This article is part of the The Blue Stripe Logs series.
The ship is up in orbit in the Star Dock, but it's mostly just a shell. All the real work is happening down here in Montana.Yo, I'm Donald Scoobie. No relation to that old cartoon dog. You can call me "Scooba Don" for short.
I'm 28 and I'm an engineer working on the NX-01 project. We're building the first real starship designed by humans for exploration of the galaxy. It's pretty much an engineer's dream to be assigned to this project. I love it, even if I am low man on the totem pole.
There are plenty of rumors about the ship we are building, but seeing it under construction is a whole other deal. It really pumps you up! Right now my job is just about done here and we're about a week out from the christening. Word is it's going to be called Enterprise. Gaaaaaay. I'd go for something much more awesome like Death Hammer or Dragonslayer. I guess those fruits in Starfleet are too politically correct to ever pick a badass name like that.
But, I'm getting ahead of myself. The story you guys want starts quite a ways back when I first arrived in Montana to work on this project.
I went to Faber Tech, third choice behind Stanford and MIT, but it had great campus life so I can't complain. Delta Tau Chi! Woooooo!
Struggling through my first year of grad school I landed the job here at the Warp Five Complex in Bozeman. Home of the Fightin' Cochranes! Go Cochs! My bachelor's turned out to be all the qualification I needed for a program that was gobbling up everyone with a degree in fifty countries.
I arrived at the Warp Five Complex three years ago. Since then I've discovered that they never intended to let me loose on warp field theory. They're rat bastards, but I admit my assignment to decon might have had something to do with my 1.6 GPA.
Decontamination Protocol Engineer is the full job title. I'm the most junior by far of five engineers in our department and our department is the most derelict piece of crap department in the whole project.
The way budgeting for a big government project like this works is that you get a certain amount of money budgeted quarterly for everything. Then that budget starts at the top and starts trickling down. Propulsion takes the first and biggest chunk, defensive systems sinks its teeth in, life support, medical, so on and so on, the amount of money getting smaller and smaller. By the time it hits hydroponic lab there is almost nothing left, and those dope fiends look at us, laugh, and toss us a few scraps.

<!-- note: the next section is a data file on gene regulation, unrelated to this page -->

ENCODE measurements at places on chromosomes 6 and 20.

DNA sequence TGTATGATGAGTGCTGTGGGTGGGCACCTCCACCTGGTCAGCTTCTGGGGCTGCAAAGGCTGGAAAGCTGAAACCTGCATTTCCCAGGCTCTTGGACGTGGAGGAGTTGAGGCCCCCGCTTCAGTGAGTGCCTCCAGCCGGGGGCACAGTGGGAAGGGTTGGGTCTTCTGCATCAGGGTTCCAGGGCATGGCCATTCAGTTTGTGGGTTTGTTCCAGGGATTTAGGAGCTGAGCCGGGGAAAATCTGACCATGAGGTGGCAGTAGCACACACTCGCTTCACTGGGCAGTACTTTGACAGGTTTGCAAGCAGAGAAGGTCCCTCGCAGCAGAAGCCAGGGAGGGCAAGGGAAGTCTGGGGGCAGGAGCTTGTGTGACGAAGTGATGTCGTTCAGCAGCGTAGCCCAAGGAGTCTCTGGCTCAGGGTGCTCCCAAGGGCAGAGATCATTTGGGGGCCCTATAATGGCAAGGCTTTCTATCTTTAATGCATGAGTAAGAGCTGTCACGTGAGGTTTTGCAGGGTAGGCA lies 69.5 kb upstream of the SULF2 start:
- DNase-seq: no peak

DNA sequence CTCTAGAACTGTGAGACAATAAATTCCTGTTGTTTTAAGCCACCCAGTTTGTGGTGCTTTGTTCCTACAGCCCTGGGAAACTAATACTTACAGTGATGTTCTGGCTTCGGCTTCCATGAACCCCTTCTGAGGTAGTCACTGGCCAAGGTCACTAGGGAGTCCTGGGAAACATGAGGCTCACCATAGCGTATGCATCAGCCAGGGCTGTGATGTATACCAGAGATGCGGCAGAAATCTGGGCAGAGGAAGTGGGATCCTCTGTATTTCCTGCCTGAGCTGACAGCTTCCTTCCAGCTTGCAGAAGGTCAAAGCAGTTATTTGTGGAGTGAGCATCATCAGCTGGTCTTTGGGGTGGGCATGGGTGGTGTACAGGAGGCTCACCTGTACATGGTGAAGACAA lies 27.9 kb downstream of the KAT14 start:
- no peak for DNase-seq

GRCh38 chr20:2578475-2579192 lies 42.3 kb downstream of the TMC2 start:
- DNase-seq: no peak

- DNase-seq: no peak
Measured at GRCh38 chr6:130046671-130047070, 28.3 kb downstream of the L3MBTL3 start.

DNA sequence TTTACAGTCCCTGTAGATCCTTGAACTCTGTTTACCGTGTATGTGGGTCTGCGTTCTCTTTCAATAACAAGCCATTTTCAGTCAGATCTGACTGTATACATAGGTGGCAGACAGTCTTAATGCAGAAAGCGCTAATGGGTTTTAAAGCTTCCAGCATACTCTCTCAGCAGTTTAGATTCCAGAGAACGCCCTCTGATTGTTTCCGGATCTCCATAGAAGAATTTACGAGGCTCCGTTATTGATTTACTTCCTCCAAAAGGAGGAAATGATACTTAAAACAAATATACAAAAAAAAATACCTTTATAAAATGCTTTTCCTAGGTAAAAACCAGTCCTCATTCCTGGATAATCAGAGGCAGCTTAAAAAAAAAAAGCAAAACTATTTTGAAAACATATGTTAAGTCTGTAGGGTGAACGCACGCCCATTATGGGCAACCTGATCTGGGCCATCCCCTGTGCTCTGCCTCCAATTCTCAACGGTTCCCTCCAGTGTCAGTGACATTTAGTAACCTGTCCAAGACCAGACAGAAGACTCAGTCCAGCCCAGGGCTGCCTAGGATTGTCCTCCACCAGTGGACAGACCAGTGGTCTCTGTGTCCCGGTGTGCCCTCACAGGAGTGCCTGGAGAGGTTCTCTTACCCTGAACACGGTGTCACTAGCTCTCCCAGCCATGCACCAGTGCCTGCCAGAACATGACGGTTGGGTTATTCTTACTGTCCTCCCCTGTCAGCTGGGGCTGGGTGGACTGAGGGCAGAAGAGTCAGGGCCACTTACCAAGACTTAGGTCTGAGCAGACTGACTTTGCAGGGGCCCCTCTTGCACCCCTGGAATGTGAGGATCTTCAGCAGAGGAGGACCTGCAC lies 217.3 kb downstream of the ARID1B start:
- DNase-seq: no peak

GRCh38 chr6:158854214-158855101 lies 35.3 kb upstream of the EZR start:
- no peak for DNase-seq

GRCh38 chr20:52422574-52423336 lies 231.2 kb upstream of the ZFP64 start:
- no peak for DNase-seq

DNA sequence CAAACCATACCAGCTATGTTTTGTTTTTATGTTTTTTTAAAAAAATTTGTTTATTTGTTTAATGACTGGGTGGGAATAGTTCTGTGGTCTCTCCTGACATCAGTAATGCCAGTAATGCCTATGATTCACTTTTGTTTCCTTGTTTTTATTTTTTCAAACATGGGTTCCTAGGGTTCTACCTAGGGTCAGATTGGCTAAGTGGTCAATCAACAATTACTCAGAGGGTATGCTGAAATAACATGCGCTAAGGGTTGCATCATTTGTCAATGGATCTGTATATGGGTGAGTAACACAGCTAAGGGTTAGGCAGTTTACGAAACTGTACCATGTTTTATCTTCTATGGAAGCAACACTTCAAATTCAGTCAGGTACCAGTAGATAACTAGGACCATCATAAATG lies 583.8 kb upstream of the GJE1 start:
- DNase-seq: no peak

Three million dollars may sound like a big budget, but you've got to remember we are government subcontractors. Screwing a handle into a drawer ends up costing a quarter million.
The head of decon is Vladislav Zorba. Zorba the Greek, we called him for a while, even though I'm pretty sure he's Ukrainian. Once we got to know him it was Vlad the Recliner. Always sleeping and always delegating.
Hey, at least we get to see pictures of space.With most of our budget going into overhead we were going nowhere fast and responsibility for setting up decon protocols kept getting handed down. Eventually, there was no one left to hand it down to and I was handed the last sliver of our starting budget and some ridiculous design schematics.
I think it was Paul Harrison, the guy right above me who always worked from home, that managed to come up with a design for a decontamination chamber that looked like one of those pneumatic cylinders at a bank drive through. It was state-of-the-art and would have cost about a hundred times what we had to spend. Shitty GPA or not, I knew right away that I would have to start from scratch.
That's the background of how the junior-most engineer got put in charge of decon protocol, but you said you wanted more of a day-by-day type of thing. Allow me to walk you through the project once I was in charge, one prototype at a time. Believe me, things did not come together easily, but I'd like to think I did the best I possibly could have with the resources available.
The goal was to create an extremely cost-effective means of decontaminating crewmembers of the NX-01 upon their return from alien planets and cultures. It was a difficult problem. You don't know what pathogens someone might bring back, but you can't just fry the crewmembers in a gamma radiation chamber for six hours or submerge them in bleach. The crew has to remain alive and relatively unscathed while the chamber rids their bodies of every possible contaminant.
For all of the other engineers in decon it seemed like an impossible task. That's why the new guy - me - ended up with it. What they didn't realize is that my many years at my frat house equipped me with some secret weapons. We may not have the best grades at Delta Tau Chi, but we make up for a lack of grades with a certain sly inventiveness.
Some people call it thinking outside the box. Those people have gotta CHUG, CHUG, CHUG, CHUG! WOOOooo Delts!
Save the guinea worm? Him good worm. Part of environment. Green jobs.
This space-age device is a cardboard box with two holes in it. The operative sticks a hand in one end. The contact inserts a hand in the other end. With both hands shielded from prying eyes, a secret handshake can commence.
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